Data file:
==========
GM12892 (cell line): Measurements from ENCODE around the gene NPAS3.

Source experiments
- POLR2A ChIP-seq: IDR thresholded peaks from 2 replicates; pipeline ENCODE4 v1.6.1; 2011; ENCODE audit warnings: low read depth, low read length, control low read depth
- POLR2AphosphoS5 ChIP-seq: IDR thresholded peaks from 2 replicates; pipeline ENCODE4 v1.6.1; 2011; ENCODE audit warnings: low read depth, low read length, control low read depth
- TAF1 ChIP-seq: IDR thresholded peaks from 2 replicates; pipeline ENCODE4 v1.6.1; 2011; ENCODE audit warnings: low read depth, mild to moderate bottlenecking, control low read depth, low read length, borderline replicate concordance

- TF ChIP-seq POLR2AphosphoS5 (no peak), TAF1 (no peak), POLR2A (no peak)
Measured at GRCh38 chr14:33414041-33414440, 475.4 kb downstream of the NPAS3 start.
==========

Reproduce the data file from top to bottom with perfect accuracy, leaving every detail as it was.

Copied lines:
GM12892 (cell line): Measurements from ENCODE around the gene NPAS3.

Source experiments
- POLR2A ChIP-seq: IDR thresholded peaks from 2 replicates; pipeline ENCODE4 v1.6.1; 2011; ENCODE audit warnings: low read depth, low read length, control low read depth
- POLR2AphosphoS5 ChIP-seq: IDR thresholded peaks from 2 replicates; pipeline ENCODE4 v1.6.1; 2011; ENCODE audit warnings: low read depth, low read length, control low read depth
- TAF1 ChIP-seq: IDR thresholded peaks from 2 replicates; pipeline ENCODE4 v1.6.1; 2011; ENCODE audit warnings: low read depth, mild to moderate bottlenecking, control low read depth, low read length, borderline replicate concordance

- TF ChIP-seq POLR2AphosphoS5 (no peak), TAF1 (no peak), POLR2A (no peak)
Measured at GRCh38 chr14:33414041-33414440, 475.4 kb downstream of the NPAS3 start.